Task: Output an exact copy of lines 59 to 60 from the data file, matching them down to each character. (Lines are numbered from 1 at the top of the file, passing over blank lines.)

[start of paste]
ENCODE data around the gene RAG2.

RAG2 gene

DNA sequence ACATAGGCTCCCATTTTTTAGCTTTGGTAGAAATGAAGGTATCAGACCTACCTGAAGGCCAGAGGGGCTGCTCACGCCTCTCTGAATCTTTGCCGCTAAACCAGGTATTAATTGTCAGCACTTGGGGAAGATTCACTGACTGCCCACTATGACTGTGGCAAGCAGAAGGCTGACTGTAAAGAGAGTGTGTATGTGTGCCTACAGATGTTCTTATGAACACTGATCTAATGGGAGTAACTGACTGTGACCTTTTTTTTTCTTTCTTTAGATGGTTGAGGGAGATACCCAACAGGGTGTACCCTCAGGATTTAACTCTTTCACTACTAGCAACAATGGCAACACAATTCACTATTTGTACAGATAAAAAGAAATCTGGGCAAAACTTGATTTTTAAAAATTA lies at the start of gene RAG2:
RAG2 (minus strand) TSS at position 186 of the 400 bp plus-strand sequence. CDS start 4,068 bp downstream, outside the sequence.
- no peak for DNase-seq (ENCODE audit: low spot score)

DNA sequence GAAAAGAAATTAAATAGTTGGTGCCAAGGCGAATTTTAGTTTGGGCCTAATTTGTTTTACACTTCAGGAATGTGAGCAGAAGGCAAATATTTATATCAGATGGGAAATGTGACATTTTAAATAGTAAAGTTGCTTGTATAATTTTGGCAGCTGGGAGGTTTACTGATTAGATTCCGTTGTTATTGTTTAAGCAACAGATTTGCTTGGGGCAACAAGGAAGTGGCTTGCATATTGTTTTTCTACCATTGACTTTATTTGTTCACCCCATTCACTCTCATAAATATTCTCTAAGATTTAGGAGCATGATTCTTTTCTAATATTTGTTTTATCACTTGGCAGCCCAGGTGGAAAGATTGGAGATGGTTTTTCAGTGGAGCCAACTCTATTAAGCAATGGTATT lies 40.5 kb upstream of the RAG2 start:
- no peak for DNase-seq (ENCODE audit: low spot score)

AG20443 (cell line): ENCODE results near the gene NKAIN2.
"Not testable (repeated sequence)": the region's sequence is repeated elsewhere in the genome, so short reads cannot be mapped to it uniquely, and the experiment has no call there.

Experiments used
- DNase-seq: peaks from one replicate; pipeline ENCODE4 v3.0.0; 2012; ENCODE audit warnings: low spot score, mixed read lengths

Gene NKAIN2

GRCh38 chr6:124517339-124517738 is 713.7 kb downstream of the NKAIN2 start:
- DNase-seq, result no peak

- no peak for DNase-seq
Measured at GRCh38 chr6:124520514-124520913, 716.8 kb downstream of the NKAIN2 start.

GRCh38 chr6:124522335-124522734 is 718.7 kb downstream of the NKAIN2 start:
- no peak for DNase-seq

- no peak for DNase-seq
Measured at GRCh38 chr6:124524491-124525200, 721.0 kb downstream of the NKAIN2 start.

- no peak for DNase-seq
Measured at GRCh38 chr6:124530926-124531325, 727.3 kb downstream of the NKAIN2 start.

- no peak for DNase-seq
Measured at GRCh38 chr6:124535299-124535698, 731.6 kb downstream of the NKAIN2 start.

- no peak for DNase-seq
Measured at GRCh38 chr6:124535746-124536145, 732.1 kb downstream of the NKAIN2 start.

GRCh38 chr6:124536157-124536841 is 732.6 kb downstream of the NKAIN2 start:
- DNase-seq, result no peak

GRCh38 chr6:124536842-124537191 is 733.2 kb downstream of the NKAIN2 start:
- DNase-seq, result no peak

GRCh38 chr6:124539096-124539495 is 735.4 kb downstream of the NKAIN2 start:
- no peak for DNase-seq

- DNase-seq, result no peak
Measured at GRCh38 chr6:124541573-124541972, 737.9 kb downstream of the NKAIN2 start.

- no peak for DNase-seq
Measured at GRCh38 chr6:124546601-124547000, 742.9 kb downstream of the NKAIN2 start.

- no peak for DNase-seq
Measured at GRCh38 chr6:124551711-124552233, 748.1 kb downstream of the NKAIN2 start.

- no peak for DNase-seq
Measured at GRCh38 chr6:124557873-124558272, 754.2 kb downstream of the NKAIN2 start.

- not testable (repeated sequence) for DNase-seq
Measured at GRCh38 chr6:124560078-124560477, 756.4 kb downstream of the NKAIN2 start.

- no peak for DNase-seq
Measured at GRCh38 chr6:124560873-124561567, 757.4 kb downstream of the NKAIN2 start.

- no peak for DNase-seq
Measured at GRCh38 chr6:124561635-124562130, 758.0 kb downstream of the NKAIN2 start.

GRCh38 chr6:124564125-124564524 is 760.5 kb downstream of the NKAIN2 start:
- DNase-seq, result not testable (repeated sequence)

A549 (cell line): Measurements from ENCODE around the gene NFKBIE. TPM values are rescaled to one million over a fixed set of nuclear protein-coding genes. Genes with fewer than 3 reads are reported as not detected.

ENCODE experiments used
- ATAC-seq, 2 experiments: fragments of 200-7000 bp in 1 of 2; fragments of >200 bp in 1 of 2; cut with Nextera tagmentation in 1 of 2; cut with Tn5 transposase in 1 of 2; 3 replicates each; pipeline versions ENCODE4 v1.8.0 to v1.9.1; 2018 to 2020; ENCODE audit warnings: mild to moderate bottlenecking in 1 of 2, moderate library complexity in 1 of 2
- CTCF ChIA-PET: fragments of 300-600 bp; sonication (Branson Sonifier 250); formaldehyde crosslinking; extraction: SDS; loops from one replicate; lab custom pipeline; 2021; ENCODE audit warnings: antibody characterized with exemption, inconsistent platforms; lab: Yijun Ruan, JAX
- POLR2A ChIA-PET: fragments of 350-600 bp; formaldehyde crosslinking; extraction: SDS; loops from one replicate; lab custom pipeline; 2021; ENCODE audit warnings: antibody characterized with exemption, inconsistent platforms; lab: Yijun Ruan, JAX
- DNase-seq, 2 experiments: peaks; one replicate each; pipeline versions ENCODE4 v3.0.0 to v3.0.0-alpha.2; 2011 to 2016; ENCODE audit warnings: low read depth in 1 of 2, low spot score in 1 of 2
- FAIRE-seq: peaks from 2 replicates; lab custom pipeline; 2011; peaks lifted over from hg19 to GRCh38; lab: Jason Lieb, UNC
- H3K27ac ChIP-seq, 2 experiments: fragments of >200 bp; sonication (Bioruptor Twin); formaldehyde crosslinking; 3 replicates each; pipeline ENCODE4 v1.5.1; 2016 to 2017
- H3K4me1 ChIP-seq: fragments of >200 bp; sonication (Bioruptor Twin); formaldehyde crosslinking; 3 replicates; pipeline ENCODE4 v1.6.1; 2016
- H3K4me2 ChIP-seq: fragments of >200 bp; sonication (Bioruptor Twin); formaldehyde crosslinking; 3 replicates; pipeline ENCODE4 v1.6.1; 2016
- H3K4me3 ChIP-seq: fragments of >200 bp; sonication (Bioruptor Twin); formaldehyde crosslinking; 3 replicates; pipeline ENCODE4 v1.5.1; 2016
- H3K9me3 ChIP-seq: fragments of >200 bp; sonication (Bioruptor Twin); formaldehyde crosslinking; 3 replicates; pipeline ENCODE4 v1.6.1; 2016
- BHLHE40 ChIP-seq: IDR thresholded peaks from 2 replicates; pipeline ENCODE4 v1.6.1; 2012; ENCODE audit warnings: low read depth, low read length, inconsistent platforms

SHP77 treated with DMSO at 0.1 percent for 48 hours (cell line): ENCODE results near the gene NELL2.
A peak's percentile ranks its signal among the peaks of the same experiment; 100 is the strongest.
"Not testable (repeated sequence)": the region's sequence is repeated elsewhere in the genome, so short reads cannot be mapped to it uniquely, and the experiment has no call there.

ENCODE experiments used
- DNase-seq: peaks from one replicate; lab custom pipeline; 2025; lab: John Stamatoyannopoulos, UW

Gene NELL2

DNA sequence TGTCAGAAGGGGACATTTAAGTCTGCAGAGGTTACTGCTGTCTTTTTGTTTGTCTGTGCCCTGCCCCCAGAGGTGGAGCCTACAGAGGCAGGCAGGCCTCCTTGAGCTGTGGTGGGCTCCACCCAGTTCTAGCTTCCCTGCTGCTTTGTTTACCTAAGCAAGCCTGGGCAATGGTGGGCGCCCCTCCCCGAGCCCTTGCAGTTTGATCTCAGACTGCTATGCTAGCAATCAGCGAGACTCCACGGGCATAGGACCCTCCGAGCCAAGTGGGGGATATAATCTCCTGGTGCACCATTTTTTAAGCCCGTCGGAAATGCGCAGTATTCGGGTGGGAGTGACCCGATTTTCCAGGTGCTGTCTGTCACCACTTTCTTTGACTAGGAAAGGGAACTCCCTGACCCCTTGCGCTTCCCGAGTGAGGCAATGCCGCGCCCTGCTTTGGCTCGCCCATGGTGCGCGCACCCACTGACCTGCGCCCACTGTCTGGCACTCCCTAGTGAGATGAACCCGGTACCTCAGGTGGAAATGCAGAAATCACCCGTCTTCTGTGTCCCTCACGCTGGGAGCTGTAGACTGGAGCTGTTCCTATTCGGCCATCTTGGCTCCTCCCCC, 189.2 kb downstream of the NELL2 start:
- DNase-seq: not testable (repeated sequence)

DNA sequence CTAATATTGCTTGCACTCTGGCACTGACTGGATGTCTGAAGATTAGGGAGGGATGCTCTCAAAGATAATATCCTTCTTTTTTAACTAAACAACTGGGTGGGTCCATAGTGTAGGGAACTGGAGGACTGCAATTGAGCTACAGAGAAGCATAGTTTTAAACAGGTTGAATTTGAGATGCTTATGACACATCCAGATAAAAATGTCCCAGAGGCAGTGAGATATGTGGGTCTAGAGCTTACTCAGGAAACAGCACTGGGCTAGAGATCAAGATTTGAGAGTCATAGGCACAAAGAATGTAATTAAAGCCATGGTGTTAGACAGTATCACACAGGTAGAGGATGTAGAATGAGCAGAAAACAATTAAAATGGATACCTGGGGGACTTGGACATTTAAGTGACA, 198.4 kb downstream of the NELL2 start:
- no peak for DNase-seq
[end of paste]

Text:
- H3K4me3 ChIP-seq: fragments of >200 bp; sonication (Bioruptor Twin); formaldehyde crosslinking; 3 replicates; pipeline ENCODE4 v1.5.1; 2016
- H3K9me3 ChIP-seq: fragments of >200 bp; sonication (Bioruptor Twin); formaldehyde crosslinking; 3 replicates; pipeline ENCODE4 v1.6.1; 2016